Hollywood Does History

At 0825 on 20 November 1943, the first of six waves of Marines left the line of departure and headed for the beach on Betio Island, the principal objective for the United States in the Tarawa Atoll. At 4,000 yards out, shells from Japanese artillery pieces started splashing around the amtracs carrying the Marines. At 2,000 yards, mortars joined in. At 1,000 yards, machine guns opened up. The sound was deafening. Shells were exploding everywhere, and millions of metal fragments filled the air. Amtracs suffered direct hits and exploded in balls of flame and smoke. At 800 yards, the surviving amtracs reached a shallow reef, crawled over it, and began the final run to shore. The murderous fire continued all the way to the beach. There were only enough amtracs for the first three waves of Marines. The next three waves came in Higgins boats.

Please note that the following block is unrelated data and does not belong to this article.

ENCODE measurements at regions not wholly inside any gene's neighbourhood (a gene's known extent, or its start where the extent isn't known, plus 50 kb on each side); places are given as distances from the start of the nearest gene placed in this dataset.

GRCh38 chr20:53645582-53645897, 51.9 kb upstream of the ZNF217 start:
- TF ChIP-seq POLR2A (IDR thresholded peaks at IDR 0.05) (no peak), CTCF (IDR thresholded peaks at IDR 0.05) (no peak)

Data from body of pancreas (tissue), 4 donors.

There was nothing intrinsically wrong with the landing craft designed by an old Marine, Andrew Jackson Higgins, but the craft lacked treads and could not crawl over obstacles like the amtrac. This should have been no problem, but the tides and the depth of Betio's reef had been miscalculated. At 800 yards out, the Higgins boats hit the reef and ground to a halt on the sharp coral. The Marines could do nothing but leap over the sides of the foundering boats and begin wading towards the shore. Shells exploded all around them, throwing columns of water—and the bodies of Marines—high into...

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